• Staff reported they felt supported by the GPs and practice management.
  • Improvements had been made to support carers registered with the practice.

Whilst we found no breaches of regulations, the provider should:

  • Continue to take action to increase the uptake of cervical screening and childhood immunisations.
  • Complete reviews in line with local and national guidance for patients with long-term conditions.

Details of our findings and the evidence supporting our ratings are set out in the evidence tables.

Dr Rosie Benneyworth BM BS BMedSci MRCGP

Chief Inspector of Primary Medical Services and Integrated Care

9 January 2020

During a routine inspection

We carried out an announced comprehensive inspection at Town Centre Surgery on 9 January 2020. This inspection was planned to check whether the provider is meeting the legal requirements and regulations associated with the Health and Social Care Act 2008, as part of our inspection programme.

We based our judgement of the quality of care at this service on a combination of:

  • what we found when we inspected
  • information from our ongoing monitoring of data about services and
  • information from the provider, patients, the public and other organisations.

We have rated this practice as requires improvement overall and requires improvement for the People with long-term conditions, Families, children and young people and Working age people (including those recently retired and students) population groups. The Older people, People whose circumstances may make them vulnerable and People experiencing poor mental health (including people with dementia) population groups are rated as good.

We rated the practice as requires improvement for providing safe services because:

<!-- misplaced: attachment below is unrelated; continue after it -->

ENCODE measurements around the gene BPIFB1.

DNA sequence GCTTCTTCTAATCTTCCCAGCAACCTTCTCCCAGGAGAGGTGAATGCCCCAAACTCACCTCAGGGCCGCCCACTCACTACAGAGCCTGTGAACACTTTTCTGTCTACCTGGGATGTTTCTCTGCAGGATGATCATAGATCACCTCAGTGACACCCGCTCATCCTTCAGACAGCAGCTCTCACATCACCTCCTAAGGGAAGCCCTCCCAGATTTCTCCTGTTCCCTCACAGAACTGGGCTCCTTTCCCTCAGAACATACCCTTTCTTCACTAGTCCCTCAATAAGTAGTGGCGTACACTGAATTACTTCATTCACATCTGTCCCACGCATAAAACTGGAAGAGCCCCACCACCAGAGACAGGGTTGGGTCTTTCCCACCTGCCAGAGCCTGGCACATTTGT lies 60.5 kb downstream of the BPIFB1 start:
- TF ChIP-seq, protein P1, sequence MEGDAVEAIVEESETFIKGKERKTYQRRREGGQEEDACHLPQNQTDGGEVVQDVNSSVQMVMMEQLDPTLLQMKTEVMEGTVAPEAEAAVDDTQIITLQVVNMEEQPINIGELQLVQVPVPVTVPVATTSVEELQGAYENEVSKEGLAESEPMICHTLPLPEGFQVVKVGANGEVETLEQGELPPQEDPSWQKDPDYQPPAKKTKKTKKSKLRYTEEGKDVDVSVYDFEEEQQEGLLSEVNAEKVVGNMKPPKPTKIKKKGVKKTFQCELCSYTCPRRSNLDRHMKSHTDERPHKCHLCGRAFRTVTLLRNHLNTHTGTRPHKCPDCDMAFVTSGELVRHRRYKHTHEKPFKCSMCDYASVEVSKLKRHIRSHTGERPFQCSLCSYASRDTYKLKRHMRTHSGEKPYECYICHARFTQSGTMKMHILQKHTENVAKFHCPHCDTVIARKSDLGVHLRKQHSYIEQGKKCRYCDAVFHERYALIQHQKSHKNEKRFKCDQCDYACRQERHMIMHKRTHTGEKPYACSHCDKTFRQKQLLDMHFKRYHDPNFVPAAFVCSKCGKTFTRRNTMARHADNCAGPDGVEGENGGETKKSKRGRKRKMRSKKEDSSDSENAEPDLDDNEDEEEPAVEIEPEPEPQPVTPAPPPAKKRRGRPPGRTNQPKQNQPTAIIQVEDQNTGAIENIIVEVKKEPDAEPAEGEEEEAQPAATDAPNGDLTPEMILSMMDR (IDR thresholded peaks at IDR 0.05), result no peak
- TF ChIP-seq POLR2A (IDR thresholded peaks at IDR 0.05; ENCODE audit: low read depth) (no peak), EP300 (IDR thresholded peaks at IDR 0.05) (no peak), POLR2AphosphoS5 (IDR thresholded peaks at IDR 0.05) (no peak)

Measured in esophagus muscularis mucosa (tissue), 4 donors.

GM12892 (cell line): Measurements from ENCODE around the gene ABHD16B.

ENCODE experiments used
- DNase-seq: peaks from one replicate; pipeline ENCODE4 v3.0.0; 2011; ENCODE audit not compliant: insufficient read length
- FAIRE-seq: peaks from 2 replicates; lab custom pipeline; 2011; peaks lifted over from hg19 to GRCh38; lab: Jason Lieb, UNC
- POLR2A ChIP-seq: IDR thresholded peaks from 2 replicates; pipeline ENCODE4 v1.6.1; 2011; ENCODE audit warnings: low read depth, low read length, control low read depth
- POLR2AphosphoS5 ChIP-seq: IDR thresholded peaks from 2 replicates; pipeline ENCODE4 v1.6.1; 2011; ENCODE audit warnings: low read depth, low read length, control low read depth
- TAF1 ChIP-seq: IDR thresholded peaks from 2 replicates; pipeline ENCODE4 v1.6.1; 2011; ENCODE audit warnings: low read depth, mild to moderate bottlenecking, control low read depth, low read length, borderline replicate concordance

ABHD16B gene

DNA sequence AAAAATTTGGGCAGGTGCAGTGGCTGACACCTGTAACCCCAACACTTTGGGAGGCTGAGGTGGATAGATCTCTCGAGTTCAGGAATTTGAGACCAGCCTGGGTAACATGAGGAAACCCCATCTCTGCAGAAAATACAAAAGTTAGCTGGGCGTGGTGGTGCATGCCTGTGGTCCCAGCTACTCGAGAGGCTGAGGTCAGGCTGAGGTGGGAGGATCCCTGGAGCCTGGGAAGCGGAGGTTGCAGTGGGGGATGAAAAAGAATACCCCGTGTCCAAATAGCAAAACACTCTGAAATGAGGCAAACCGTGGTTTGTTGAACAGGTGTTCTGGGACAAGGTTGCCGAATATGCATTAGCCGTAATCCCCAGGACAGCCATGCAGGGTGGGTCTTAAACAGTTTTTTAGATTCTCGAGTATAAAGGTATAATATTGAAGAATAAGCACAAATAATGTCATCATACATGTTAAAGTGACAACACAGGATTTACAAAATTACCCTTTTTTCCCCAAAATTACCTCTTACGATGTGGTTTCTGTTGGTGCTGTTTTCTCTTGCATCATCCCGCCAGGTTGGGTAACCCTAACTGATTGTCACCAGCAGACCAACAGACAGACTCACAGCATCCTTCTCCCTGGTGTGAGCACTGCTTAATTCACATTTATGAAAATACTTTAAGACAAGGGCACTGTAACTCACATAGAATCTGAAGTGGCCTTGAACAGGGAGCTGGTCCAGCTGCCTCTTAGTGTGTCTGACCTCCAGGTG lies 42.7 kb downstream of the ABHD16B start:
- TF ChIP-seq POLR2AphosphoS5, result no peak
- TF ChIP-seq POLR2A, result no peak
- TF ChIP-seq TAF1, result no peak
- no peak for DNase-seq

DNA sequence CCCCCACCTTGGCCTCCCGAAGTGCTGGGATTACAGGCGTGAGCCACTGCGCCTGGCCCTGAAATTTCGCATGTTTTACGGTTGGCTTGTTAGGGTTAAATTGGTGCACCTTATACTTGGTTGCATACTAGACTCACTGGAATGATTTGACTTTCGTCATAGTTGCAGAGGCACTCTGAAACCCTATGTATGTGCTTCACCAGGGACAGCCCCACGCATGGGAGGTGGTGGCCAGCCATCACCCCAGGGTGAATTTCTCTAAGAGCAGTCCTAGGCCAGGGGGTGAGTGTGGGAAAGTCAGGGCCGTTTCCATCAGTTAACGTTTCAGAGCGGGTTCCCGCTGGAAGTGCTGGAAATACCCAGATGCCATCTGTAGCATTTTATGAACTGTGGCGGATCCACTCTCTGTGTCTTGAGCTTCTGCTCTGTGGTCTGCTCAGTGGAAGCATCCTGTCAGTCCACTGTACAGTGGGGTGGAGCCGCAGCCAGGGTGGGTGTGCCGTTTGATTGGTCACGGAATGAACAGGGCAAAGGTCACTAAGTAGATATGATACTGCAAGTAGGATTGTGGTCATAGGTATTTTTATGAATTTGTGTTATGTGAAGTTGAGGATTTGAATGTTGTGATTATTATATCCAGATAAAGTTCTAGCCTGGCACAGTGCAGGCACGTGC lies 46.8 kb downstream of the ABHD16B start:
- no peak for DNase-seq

• Staff vaccination records were not maintained for all staff.
  • Blank prescriptions were not tracked throughout the practice.
  • Risk assessments in relation to premises/security and health and safety had not been formally completed.

We rated the practice as requires improvement for providing effective services because:

  • The practice scored lower than others for quality and outcomes framework (QOF) indicators relating to patients with long-term conditions.
  • The uptake for cervical screening was below the Public Health England target of 80%
  • The uptake for baby immunisations was below the World Health Organisation target of 90%.

We rated the practice as good for providing caring services because:

  • Staff dealt with patients with kindness and respect.
  • Feedback from patients was positive regarding the care they received.
  • The practice had identified 14 patients as carers which equated to 0.1% of the practice population. Carers were supported with flexible appointment booking health checks and flu vaccinations.

We rated the practice as good for providing responsive services because:

  • Actions had been taken in response to patient feedback to improve services since the provider had taken over the practice.
  • A wide range of appointments were available including in the evenings.

We rated the practice as good for providing well-led services because:

  • The leadership within the practice was supported by the provider support centre which provided clinical and operational leadership and support, training and development.
  • Staff reported that they felt supported by the GPs and managers in the practice.
  • The practice had not been able to establish a patient participation group. However, they proactively sought the views of patients via the NHS Friends and Family Test.

The areas where the provider must make improvements are:

  • Ensure care and treatment is provided in a safe way to patients.

(Please see the specific details on action required at the end of this report).

The areas where the provider should make improvements are:

  • Continue to take actions to increase the uptake of cervical screening and baby immunisations.
  • Complete reviews in line with local and national guidance for patients with long-term conditions.
  • Improve the identification of carers to enable this group of patients to access the care and support they need.
  • Continue to monitor patient feedback and take appropriate actions.

Details of our findings and the evidence supporting our ratings are set out in the evidence tables.

Dr Rosie Benneyworth BM BS BMedSci MRCGP

Chief Inspector of Primary Medical Services and Integrated Care